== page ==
(1) identifying all potential causes of overpressure for each piece of equipment,
(2) quantifying the required relief rate for each identified cause of overpressure,
(3) quantifying and evaluating adequacy of pressure relief device, and
(4) identifying and evaluating global scenarios and release from individual pressure relief devices as associated with discharge piping and relief headers.
7. The method of claim 6 wherein the the step of quantifying and evaluating adequacy of pressure relief device further comprises the steps of:
(a) quantifying actual relief capacity for the actual relief devices,
(b) quantifying required relief device size for the required relief rates,
(c) evaluating and quantifying the adequacy of pressure relief device.
8. The method of claim 6 wherein the pressure relief device is a pressure safety valve.
9. The method of claim 6 wherein the pressure relief device is a rupture disk.
10. The method of claim 6 wherein the pressure relief device is a vent.
11. The method of claim 6 wherein the pressure relief device is any other device functioning as a pressure relief device.
12. The method of claim 6 wherein the step of identifying all potential causes of overpressure comprises the steps of:
(a) defining the causes of overpressure,
(b) defining the associated relief devices, and
(c) defining the relevant data needs to determine the required relief rates.
13. The method of claim 6 wherein each relief device is defined comprises the steps of:
(a) determining whether the relief device is a pressure safety valve, and if so, the pressure safety valve is defined comprising the steps of:
(1) defining the device specifications for the pressure safety valve, if any,
(2) defining the testing requirements for the pressure safety valve, if any,
(3) defining the material selection requirements for the pressure safety valve, if any,
(4) defining supplier information for the pressure safety valve, if any, and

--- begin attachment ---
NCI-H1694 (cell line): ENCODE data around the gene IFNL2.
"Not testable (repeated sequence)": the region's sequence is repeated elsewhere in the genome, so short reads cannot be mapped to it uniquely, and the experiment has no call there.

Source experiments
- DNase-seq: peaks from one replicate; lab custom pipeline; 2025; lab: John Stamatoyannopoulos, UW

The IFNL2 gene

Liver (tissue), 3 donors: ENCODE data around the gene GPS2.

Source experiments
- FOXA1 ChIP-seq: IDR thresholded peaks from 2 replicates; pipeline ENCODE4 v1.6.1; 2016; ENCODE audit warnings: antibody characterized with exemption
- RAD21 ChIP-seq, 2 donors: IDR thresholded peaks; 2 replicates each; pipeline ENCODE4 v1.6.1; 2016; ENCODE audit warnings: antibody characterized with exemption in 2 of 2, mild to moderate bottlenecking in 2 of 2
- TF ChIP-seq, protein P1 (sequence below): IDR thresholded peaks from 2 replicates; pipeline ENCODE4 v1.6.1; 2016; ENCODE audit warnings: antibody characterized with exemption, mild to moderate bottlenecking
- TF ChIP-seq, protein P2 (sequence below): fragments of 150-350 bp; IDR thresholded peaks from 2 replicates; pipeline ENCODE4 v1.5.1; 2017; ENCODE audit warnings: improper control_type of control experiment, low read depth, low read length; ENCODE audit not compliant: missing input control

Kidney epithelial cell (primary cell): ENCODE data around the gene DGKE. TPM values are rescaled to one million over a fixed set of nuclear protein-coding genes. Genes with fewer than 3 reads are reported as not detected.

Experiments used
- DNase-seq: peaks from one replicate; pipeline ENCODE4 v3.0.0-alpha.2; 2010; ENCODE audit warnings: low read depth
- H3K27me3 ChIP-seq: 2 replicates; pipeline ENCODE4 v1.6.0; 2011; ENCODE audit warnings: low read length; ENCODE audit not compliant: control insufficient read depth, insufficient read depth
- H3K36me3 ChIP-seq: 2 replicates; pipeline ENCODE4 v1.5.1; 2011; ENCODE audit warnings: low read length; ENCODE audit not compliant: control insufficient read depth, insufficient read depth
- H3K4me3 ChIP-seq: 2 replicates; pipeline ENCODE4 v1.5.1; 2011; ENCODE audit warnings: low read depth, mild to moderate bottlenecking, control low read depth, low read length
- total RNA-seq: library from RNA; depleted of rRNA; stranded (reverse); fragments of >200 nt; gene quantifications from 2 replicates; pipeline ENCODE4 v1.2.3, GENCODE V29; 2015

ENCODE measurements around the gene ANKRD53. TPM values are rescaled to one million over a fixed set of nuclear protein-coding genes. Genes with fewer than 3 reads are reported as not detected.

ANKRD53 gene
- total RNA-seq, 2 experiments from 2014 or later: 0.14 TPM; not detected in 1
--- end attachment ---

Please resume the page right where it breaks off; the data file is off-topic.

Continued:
(5) defining the inlet and outlet connections and piping data for the pressure safety valve, if any,
(b) determining whether the relief device is a rupture disk, and if so, the rupture disk is defined comprising the steps of:
(1) defining the device specifications for the rupture disk, if any,
(2) defining the testing requirements for the rupture disk, if any,
(3) defining the material selection requirements for the rupture disk, if any,
(4) defining supplier information for the rupture disk, if any, and
(5) defining the inlet and outlet connections and piping data for the rupture disk, if any,
(c) determining whether the relief device is a vent, and if so, the vent is defined comprising the steps of:
(1) defining the device specifications for the vent, if any,
(2) defining the testing requirements for the vent, if any,
(3) defining the material selection requirements for the vent, if any,
(4) defining supplier information for the vent, if any, and
(5) defining the inlet and outlet connections and piping data for the vent, if any,
(d) determining whether the relief device is another device, and if so, the other relief device is defined comprising the steps of:
(1) defining the device specifications for the other relief device, if any,
(2) defining the testing requirements for the other relief device, if any,
(3) defining the material selection requirements for the other relief device, if any,
(4) defining supplier information for the other relief device, if any, and
(5) defining the inlet and outlet connections and piping data for the other relief device, if any.
14. The method of claim 6 wherein the step of quantifying the required relief rate for each identified cause of overpressure comprises the step of defining the physical properties of the process fluids contained in the equipment including fluid type, physical properties at relief pressure, heat of vaporization, vapor molecular weight, vapor density and liquid density.
15. A method for determining and documenting overpressure protection comprising the steps of:
(a) defining each piece of process plant equipment in an equipment record in an equipment database,
(b) defining one or more causes of overpressure for each piece of equipment in a causes record in an identification of causes of overpressure database and linking the causes records to the corresponding equipment record in the equipment database,